Sydney: Asian shares rose on Wednesday with oil and copper prices rocketing to multi-year highs in an uplifting sign for global growth and inflation, while major currencies were becalmed in a holiday-shortened week.
MSCI's broadest index of Asia-Pacific shares outside Japan climbed 0.3 per cent to near a recent one-month top.
For the year so far, the index has surged about 32 per cent thanks to stellar corporate earnings in a strengthening global economy.
A gauge of world shares hovered near record highs, after gaining in every single month this year.
Pointing to a positive start for European and US shares, FTSE futures inched up 0.2 per cent while S&P e-mini futures and Dow minis were also a touch firmer.
The gains in Asia came as copper — widely regarded as a barometer of global growth — jumped for a ninth straight session to a 3-1/2 year peak on expectations of strong demand from China. Oil was equally robust, but it was supply fears that kept it near its highest since mid-2015.
Chinese customs data released on Tuesday showed that the country's refined copper imports leapt 19 per cent in November from a year earlier.
"My sense is that the rally in copper supports expectations that 2018 is going to be a strong year for synchronised global growth," said Greg McKenna, chief strategist at AxiTrader.
"We see there are small bets being placed for further price growth in the New Year."
The commodities rally boosted shares in resource-dependent Australia, sending the country's benchmark index to decade highs.
Mining giant BHP Billiton, Woodside Petroleum and gold miner Newcrest were among the top gainers.
In addition, Asian suppliers of iPhone enjoyed a stellar rebound after sliding earlier this week on a report suggesting weaker demand for iPhoneX.
Taiwan's Pegatron Corp and Hon Hai climbed more than 1 per cent, while Apple's rival Samsung Electronics rose more 2 per cent.
Commodity price pressures
In forex markets, trading was thin with most major currencies muted. The euro was up 0.2 per cent to $1.18780 and the dollar was barely changed at 113.19 yen.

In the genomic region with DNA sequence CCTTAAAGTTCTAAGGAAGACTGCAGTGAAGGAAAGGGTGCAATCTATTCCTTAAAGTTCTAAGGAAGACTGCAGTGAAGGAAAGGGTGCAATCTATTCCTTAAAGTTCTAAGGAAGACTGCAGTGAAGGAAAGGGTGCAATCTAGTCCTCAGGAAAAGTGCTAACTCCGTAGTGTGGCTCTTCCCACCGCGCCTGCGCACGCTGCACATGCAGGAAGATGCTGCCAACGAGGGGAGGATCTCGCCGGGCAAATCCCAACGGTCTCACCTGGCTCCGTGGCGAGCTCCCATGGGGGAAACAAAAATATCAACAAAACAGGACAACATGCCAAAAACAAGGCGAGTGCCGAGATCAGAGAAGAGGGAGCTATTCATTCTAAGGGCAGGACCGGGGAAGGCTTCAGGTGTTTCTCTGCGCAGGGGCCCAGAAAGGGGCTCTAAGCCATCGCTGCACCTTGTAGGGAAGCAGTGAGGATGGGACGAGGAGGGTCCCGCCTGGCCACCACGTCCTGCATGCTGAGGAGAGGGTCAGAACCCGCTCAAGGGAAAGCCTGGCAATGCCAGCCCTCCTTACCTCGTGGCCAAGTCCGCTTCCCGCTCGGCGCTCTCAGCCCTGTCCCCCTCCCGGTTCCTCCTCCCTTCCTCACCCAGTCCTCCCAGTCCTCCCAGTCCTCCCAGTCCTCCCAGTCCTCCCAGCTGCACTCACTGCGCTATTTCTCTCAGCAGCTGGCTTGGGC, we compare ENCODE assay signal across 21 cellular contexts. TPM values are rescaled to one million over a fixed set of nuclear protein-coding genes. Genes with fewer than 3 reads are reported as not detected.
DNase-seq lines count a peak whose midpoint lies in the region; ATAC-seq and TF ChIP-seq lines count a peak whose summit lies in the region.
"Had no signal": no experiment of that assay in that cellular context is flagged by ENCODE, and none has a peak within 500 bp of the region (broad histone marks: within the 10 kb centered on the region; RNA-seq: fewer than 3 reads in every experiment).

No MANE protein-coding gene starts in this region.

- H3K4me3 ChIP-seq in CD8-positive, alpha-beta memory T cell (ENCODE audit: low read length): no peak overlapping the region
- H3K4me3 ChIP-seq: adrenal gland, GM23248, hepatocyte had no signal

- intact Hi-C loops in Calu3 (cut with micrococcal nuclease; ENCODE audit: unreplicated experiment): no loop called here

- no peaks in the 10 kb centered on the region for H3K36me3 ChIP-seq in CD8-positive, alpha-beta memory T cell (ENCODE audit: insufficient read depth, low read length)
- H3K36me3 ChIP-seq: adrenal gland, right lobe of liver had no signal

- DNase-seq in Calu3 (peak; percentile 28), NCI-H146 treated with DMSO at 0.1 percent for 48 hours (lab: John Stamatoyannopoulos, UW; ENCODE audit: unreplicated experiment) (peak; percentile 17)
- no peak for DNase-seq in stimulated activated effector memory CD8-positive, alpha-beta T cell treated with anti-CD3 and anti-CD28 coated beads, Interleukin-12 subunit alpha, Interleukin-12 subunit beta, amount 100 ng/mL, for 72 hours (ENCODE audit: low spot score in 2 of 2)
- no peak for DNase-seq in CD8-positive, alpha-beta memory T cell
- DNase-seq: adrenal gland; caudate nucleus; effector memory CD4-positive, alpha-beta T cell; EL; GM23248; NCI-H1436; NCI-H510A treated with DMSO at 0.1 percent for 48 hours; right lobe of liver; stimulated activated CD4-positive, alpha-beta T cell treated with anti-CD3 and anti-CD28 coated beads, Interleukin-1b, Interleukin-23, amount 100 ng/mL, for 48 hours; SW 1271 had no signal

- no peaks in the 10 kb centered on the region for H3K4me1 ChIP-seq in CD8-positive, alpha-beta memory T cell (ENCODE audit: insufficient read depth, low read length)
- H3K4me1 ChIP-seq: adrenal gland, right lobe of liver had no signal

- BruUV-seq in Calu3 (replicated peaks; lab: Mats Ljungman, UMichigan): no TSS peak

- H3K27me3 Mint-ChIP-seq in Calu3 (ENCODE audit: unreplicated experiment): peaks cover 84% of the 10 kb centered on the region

The Australian dollar hit a two-month high, becoming one of the best performing major currencies this year along with the euro and the British pound.
The dollar index, which measures the greenback against other major currencies, is seen ending about 9 per cent lower in 2017 as the reflation trade seen at the start of the year faded.
It is down about 3 per cent on the yen.
In commodities, Brent crude, the international benchmark for oil prices, gave back its gains on Wednesday to trade at $66.69 a barrel. US crude was off 23 cents at $59.74 after climbing as far as $60.01.
Spot gold stayed within a striking distance of a 4-week peak at 1,282 an ounce. "I do think the commodity trade is one we need to watch," said Chris Weston, Melbourne-based chief strategist at IG.
"This is an asset class that is hot at the moment and could really dictate inflationary trends in 2018, where inflation, volatility and the US dollar hold the key to the capital markets."
Several economists have predicted the return of inflationary pressures in 2018, which would help global central banks wind down years of super-easy policies and hike interest rates.
The US Federal Reserve raised rates three times this year and is set to deliver further hikes in 2018. The European Central Bank is expected to finally begin clawing back its monetary stimulus and tighten policy after keeping the deposit rate below zero since 2014.